Rangoli – Colored patterns – Hinduism project

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An Indian woman in a sari creates a pattern with colored sand for Diwali

A woman creates a pattern with colored sand for Diwali

All over India, women use colored rice flour or wheat flour, or colored sand, to make patterns on the ground to celebrate holidays like Diwali. People in India call these patterns rangoli After the celebration, they just sweep up and the floor is clean again. You can make your own rangoli to see what it is like.

This is a project for a dry, sunny day – it won’t work in the rain! Start by making the colored powder. You can use flour or sand for the base. Take a box of colored chalk and grind some of each color up in a stone mortar and pestle. Or if you don’t have a mortar, put the chalk in a cloth bag and break it up with a hammer. Or, buy the powdered colors. Add enough of the colored chalk to your base flour or sand to make it brightly colored.

Then use a stick of regular white chalk to draw a pattern on the walkway in front of your house, or on the sidewalk or playground by your house or school. Draw the pattern in solid shapes you can color in, like a stained glass window or a coloring book. Make each space pretty big, as big as the palm of your hand or bigger. If you want more complicated patterns, make stencils (or buy stencils.)

Next fill in the spaces in your pattern with the colored flour or sand. If you make a mistake, just sweep it up and start over. Take pictures before your pretty pattern gets messed up, but don’t worry when people walk on it – getting messed up is just part of the rangoli process. They’re not supposed to last forever, or even for the whole day.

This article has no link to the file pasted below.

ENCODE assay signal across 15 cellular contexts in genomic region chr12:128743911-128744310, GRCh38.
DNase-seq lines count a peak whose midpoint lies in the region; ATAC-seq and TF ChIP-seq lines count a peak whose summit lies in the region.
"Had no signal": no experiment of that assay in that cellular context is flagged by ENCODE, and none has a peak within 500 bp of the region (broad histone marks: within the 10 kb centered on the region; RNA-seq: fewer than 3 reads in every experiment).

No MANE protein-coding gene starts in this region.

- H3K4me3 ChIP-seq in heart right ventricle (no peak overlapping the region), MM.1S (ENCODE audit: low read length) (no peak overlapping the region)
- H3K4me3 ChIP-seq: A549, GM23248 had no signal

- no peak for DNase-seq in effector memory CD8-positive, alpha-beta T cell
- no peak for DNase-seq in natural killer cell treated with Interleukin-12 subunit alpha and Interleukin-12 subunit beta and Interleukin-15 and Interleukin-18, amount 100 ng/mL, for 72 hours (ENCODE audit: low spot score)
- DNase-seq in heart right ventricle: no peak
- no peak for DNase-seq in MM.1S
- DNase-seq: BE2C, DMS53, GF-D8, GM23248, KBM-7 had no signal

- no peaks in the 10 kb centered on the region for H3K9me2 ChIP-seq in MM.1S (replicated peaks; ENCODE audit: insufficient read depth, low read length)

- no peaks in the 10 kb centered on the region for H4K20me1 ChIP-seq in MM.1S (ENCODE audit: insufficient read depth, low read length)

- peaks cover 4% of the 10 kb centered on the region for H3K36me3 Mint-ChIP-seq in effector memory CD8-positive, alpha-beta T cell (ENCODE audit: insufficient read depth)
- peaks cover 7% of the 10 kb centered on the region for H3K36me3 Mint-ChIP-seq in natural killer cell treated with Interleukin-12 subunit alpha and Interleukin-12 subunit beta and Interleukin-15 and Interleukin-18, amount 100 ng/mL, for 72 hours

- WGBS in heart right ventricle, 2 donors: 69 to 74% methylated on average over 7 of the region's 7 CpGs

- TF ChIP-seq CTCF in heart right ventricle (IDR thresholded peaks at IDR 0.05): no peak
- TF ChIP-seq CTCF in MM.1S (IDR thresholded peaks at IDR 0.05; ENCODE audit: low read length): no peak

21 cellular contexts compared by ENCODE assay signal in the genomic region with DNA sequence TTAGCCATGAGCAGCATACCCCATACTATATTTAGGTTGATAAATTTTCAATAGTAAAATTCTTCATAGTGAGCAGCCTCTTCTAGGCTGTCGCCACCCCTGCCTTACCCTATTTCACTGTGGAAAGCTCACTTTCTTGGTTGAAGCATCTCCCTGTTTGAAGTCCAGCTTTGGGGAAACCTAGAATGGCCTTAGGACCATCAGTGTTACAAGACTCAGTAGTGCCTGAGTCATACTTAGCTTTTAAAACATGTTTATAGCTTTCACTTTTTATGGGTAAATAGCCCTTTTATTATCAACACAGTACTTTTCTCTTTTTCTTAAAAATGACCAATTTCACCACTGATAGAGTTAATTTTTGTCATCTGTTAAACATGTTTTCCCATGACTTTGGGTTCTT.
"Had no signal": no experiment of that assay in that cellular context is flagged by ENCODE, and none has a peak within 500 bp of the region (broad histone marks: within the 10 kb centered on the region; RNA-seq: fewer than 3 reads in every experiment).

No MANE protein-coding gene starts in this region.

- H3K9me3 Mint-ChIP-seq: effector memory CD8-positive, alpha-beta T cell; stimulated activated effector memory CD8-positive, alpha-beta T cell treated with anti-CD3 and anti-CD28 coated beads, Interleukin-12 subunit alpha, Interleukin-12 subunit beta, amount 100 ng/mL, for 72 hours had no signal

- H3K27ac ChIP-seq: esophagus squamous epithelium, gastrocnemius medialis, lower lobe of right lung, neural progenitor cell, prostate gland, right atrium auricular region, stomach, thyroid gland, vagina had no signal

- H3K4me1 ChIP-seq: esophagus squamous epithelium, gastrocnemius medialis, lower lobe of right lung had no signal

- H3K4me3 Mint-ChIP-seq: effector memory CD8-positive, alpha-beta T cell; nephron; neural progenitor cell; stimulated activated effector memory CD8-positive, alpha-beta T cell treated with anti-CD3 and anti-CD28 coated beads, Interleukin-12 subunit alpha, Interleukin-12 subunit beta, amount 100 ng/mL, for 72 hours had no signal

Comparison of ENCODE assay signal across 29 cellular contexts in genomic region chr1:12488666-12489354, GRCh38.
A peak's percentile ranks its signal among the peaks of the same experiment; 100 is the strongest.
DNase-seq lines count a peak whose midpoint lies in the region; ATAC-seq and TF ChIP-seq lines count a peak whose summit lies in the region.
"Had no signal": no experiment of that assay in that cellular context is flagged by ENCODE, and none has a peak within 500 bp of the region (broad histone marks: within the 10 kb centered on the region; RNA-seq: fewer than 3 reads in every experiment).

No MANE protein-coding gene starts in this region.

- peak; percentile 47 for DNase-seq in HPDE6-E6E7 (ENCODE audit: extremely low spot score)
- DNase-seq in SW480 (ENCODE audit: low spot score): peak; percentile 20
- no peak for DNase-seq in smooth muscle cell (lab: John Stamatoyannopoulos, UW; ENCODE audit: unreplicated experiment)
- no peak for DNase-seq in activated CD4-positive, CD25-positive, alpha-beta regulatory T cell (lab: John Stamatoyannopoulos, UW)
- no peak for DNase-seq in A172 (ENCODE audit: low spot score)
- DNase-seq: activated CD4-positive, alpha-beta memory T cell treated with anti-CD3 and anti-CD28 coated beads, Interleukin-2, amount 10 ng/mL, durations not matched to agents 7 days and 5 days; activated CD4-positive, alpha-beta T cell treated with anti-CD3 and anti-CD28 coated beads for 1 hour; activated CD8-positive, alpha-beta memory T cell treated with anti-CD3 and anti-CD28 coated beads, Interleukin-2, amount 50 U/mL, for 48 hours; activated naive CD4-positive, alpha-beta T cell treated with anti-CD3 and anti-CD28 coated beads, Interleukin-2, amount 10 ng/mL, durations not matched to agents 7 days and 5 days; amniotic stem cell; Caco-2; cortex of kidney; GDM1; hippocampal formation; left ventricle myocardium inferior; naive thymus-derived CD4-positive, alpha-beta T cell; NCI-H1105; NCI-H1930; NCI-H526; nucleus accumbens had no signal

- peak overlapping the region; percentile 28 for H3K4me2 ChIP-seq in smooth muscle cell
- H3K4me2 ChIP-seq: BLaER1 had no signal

If this is too hard, or it’s too rainy where you are, you can also celebrate Diwali by coloring in Diwali patterns in a coloring book, or just by lighting an oil lamp.

More about Diwali
More about Hinduism

Bibliography and further reading about Hinduism:

Shiva
Vishnu
Krishna
Buddhism
More about Indian Religion
More about India
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By |2018-04-16T10:32:23+00:00July 21st, 2017|India, Religion|0 Comments
Cite this page: Carr, K.E. Rangoli – Colored patterns – Hinduism project. Quatr.us Study Guides, July 21, 2017. Web. October 20, 2018.

About the Author:

Dr. Karen Carr is Associate Professor Emerita, Department of History, Portland State University. She holds a doctorate in Classical Art and Archaeology from the University of Michigan. Follow her on Instagram, Pinterest, or Facebook, or buy her book, Vandals to Visigoths.

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